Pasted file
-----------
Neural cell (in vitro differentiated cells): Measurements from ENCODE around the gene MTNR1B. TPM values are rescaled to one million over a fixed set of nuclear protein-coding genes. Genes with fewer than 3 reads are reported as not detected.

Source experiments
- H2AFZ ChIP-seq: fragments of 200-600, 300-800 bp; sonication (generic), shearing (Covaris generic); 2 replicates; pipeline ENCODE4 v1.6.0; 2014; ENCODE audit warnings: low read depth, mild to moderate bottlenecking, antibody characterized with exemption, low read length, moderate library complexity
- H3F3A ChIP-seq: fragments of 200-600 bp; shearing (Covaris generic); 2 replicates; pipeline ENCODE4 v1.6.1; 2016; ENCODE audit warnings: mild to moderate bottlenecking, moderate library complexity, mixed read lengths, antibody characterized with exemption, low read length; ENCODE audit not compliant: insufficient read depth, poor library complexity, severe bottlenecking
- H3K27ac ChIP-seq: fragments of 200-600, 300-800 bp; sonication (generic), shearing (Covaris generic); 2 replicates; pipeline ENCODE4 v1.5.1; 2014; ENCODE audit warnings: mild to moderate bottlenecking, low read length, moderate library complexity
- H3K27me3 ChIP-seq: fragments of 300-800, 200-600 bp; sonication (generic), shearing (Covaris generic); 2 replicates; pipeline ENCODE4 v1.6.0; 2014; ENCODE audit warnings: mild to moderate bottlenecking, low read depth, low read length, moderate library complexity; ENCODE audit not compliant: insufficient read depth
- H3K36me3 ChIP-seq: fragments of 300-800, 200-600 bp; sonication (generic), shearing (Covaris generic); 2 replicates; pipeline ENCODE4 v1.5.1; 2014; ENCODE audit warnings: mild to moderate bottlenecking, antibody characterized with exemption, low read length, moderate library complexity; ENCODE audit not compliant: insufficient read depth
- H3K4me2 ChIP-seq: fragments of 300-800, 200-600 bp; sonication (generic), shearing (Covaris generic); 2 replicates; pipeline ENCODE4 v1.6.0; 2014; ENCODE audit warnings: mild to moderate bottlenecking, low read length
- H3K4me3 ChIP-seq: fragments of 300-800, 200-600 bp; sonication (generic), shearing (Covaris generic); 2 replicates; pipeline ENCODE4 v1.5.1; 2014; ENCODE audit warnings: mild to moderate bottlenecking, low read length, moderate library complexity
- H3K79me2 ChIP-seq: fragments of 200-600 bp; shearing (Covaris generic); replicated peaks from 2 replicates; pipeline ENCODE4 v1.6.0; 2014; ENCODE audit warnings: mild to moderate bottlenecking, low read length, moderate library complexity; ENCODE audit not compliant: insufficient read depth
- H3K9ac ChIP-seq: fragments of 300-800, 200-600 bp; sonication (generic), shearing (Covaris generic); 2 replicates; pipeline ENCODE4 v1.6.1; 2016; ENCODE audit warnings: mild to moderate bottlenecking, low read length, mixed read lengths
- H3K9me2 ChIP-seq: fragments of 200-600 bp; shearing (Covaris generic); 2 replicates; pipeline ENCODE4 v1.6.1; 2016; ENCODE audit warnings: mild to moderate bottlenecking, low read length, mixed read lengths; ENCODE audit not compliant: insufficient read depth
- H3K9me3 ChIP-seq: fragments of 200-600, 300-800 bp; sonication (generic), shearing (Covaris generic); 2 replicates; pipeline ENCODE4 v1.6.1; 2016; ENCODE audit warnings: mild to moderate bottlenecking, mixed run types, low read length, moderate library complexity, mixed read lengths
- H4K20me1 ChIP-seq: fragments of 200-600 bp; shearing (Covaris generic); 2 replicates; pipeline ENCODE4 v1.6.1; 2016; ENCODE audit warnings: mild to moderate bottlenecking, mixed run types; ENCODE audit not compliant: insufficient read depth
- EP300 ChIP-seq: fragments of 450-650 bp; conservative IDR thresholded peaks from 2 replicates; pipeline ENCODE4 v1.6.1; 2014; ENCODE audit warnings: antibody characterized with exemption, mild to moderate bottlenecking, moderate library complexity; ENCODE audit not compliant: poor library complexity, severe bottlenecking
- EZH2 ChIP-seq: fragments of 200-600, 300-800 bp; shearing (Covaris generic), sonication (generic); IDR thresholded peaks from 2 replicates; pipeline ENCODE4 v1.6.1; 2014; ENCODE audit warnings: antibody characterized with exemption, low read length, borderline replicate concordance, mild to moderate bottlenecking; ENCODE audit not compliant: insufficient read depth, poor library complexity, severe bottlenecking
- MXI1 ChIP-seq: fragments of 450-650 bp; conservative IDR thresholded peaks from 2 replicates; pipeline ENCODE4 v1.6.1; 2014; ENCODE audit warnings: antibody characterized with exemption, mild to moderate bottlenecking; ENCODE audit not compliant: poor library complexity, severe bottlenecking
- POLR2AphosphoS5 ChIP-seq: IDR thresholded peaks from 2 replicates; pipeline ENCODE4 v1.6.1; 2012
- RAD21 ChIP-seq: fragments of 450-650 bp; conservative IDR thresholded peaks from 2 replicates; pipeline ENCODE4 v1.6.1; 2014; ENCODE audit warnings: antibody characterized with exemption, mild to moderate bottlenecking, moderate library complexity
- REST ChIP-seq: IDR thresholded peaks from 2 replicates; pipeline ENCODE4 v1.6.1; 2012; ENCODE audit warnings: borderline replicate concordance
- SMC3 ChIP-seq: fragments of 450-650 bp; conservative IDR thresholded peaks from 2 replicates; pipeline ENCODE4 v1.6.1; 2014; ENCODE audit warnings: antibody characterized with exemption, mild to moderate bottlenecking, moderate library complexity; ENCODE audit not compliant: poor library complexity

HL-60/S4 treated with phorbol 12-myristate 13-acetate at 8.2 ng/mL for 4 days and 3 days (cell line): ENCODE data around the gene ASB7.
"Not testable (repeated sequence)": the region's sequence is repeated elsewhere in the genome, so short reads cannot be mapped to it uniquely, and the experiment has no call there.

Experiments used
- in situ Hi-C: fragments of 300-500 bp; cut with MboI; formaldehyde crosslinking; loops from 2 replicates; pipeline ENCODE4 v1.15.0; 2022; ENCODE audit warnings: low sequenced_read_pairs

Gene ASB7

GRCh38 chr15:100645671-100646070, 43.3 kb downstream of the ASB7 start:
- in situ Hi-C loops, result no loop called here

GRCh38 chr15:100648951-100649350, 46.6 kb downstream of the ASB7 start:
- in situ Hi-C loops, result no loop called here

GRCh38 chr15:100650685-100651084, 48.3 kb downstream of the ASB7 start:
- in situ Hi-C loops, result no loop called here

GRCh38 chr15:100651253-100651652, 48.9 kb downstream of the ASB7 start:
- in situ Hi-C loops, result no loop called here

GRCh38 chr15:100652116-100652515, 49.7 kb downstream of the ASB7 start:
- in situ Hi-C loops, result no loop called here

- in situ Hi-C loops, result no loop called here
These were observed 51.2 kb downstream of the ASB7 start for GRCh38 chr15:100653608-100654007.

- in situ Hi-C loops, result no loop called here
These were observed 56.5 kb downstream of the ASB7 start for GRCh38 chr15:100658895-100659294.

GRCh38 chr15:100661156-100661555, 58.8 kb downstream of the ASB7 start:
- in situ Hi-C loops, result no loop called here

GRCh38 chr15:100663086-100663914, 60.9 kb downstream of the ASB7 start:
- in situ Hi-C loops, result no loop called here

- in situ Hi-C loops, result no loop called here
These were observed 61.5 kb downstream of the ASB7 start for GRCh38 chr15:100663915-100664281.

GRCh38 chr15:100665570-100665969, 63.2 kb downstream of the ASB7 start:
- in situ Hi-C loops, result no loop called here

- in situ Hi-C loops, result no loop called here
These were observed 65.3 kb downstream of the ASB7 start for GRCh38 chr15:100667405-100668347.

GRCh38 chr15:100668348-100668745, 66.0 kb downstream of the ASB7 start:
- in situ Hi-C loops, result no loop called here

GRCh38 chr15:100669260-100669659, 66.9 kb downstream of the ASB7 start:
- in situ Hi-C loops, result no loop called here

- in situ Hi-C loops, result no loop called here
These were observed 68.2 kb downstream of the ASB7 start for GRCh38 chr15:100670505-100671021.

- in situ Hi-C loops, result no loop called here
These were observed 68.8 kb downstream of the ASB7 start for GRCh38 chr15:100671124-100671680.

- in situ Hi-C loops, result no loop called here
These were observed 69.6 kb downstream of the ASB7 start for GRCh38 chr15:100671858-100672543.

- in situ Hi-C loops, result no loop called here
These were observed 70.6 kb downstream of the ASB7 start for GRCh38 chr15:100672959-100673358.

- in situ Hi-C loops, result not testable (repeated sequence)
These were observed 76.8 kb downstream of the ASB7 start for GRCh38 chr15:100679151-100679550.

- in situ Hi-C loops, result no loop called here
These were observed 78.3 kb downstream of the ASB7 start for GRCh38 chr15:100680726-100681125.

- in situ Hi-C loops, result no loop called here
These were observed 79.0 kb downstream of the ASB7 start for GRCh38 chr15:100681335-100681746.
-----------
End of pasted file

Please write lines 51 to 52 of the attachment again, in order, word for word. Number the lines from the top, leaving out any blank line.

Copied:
GRCh38 chr15:100668348-100668745, 66.0 kb downstream of the ASB7 start:
- in situ Hi-C loops, result no loop called here